There is some evidence that romantic coupling comes at the expense of other core relationships.
In every measure, single people as a group spend more time connecting with and helping others than their married counterparts. Singles are more likely to do the same for their parents and siblings. They also devote more time and resources to caring for aging relatives or friends who are sick, disabled, or elderly. These differences hold for people who have young children and those who don't. They're true for men and women, whites and non-whites, the rich and the poor, and the employed and the jobless.
In cities and towns, single people are cultivators of urban culture. Compared to married folk, they participate in more civic groups and public events. They go out to dinner more often and take more music and art classes.6 In studies that surveyed only men, bachelors were more likely than husbands to take part in professional societies, unions, and farm organizations. Single men also tend to be more generous with their money.7
Longitudinal studies, which follow people over many years, show these dynamics unfolding over time. One such study, published in the Journal of Marriage and Family in 2012, enlisted more than 2,700 representative Americans under age 50 who were not married or living with a partner (cohabitation), and then tracked them for six years.8 Those who stayed single kept in touch with friends and relatives. Those who wedded or entered into a cohabiting relationship, meanwhile, became more insular. They had less contact with their parents and siblings, and spent less time with friends than when they were single.
The shrinkage of partnered people's social networks wasn't just a honeymoon effect. After more than three years of marriage or cohabitation, with or without kids, couples were still less connected. Other research shows that when married people get divorced, their social networks expand again.
There is some evidence that romantic coupling also comes at the expense of other core relationships. In a recent study, the British anthropologist Robin Dunbar (who famously estimated that 150 is about the number of meaningful relationships a person can have at any one time) surveyed 540 people ranging in age from 18 to 69. He asked them to list all the people they felt they could turn to in times of "severe emotional or financial crisis." Including their partner, coupled participants named, on average, one fewer than singles. The results, though far from definitive, suggest that when a singleton couples up, his or her lover replaces two former confidants.
Many single people maintain their diverse social ties even as they age, bucking the stereotype that singlehood dooms you to die alone. Consider Lucy Whitworth, a retired teacher and single mother-of-none living amongst gardens and fruit trees in an intentional community in California. When she was diagnosed with cancer at age 68, her friends mobilized. One person helped her make a list of everything she would need to do in the months ahead. Forty-eight others—square dance partners, bridge players, fellow volunteers—divvied up the tasks. They called themselves "Lucy's Angels." Because they spread the work over so many hands, no one felt overburdened or resentful.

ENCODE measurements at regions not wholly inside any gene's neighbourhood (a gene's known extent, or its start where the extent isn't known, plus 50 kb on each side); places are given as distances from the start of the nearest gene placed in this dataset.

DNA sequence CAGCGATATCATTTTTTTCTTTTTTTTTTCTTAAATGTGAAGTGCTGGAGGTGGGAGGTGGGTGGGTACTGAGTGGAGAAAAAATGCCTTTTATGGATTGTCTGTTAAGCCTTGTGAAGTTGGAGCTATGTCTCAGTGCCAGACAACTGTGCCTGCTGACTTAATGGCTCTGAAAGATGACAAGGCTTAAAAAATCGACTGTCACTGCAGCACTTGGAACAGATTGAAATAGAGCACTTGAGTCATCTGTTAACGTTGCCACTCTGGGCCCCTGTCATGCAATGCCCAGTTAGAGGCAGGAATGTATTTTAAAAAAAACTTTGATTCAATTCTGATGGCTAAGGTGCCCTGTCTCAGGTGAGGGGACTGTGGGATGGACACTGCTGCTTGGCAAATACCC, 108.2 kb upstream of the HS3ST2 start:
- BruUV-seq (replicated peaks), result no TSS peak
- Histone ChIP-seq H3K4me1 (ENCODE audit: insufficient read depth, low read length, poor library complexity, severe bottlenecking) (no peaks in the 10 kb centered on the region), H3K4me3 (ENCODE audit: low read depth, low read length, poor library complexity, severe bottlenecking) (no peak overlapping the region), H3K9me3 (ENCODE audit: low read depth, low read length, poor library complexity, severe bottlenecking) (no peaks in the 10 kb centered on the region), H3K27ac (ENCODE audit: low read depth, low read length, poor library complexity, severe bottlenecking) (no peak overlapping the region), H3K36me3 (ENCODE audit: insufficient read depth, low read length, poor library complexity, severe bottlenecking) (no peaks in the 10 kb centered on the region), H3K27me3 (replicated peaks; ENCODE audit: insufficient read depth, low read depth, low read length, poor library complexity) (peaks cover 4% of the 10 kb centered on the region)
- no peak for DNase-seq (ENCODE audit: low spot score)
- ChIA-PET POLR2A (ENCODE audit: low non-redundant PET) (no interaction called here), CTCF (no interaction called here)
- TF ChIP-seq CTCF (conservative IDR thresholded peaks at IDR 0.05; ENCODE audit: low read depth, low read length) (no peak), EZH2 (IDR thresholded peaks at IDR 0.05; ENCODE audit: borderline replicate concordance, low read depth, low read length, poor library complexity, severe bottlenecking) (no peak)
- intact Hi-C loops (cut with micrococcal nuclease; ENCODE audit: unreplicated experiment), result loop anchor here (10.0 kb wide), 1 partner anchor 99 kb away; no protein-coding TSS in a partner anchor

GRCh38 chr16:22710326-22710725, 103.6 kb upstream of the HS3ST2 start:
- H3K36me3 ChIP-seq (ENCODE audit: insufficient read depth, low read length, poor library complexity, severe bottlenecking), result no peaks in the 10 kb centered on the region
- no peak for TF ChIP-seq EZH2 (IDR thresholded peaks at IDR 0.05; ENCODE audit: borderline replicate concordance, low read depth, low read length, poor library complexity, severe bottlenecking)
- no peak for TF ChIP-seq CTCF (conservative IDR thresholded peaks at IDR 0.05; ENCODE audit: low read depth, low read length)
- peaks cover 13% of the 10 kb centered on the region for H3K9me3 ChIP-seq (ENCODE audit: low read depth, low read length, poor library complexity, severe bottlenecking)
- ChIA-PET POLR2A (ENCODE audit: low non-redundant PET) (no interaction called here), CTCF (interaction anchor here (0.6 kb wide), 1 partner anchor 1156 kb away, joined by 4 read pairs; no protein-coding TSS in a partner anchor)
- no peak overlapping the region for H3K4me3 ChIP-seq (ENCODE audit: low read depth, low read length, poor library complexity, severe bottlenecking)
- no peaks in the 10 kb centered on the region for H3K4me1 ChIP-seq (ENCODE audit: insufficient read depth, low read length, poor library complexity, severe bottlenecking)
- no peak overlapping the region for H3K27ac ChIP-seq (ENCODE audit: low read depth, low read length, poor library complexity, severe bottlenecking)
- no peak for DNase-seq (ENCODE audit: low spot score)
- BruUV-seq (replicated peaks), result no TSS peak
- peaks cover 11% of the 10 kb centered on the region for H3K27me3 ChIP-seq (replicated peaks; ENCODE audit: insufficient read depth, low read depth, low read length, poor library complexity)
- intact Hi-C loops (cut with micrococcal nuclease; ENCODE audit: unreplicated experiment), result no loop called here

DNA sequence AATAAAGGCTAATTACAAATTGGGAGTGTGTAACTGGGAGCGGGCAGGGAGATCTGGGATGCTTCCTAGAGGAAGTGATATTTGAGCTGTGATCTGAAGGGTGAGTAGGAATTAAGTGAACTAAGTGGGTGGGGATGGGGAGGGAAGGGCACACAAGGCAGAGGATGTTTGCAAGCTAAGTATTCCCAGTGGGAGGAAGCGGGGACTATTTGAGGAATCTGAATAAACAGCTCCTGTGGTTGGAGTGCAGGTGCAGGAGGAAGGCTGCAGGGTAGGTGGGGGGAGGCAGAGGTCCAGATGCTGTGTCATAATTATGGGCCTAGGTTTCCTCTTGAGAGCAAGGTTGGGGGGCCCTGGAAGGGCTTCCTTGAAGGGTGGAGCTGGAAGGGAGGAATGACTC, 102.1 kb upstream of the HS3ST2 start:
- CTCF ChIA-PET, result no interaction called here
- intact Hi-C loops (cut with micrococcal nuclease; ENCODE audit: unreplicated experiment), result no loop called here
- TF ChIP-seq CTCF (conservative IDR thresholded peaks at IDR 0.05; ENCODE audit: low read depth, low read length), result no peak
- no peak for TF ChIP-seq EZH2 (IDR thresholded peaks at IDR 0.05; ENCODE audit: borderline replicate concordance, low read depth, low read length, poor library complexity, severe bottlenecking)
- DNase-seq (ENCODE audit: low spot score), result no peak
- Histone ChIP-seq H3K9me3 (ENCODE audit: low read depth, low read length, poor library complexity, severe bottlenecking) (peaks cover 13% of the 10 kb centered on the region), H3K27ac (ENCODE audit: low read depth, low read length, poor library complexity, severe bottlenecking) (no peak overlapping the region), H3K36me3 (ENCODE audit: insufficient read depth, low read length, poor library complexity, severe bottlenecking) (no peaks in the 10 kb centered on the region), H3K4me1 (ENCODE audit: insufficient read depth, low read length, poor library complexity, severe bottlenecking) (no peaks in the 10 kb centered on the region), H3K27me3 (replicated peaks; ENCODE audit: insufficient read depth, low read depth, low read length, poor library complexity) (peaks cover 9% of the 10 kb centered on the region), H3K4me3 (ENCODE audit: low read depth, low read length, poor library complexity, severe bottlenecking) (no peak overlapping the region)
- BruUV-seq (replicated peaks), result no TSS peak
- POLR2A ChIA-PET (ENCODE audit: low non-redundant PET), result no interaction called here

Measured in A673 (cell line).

Lucy's case may be extreme, but it's not unusual. In five of six countries for which data were available (Finland, the Netherlands, Spain, the United Kingdom, and the U.S.), researchers found that elderly women (but not men) who never married and have no children are especially likely to have expansive support networks.9 In that study, Australia was the exception. But in another study of 73- to 78-year-old Australians, never-married childless women regularly participated in social groups and were more likely to volunteer than those who were or had previously been married.10
Perhaps because the experience is often anything but isolating, many elderly singles choose to stay single. As sociologist Eric Klinenberg points out in his book Going Solo, in the U.S., only 2 percent of widows and 20 percent of widowers ages 65 and older remarry. Sure, they may have fewer available partners. But many of them aren't keen to find a new one. Eighteen months after a spouse's death, only 1 in 6 elderly women say they want to marry again, according to research by Rutgers University sociologist Deborah Carr. For elderly men, the rate is 1 in 4, but if they have a lot of friends, they're just as unlikely to want to remarry as women. "Their friendships may provide at least some of the desired aspects of a romantic relationship," Carr writes.
Friends, in other words, can be family too.
In researching my book How We Live Now, I traveled the country talking to people like Dan and Lucy about the people and domestic spaces most important to them. I met single mothers who live together and share the burdens and joys of child rearing. I met elderly friends who share a home as well as meals, chores, and stories—Golden Girls style. I met committed couples who choose to live apart; parents who partnered to raise kids but keep their own relationship platonic; and a single mom whose daughter has 12 Godparents.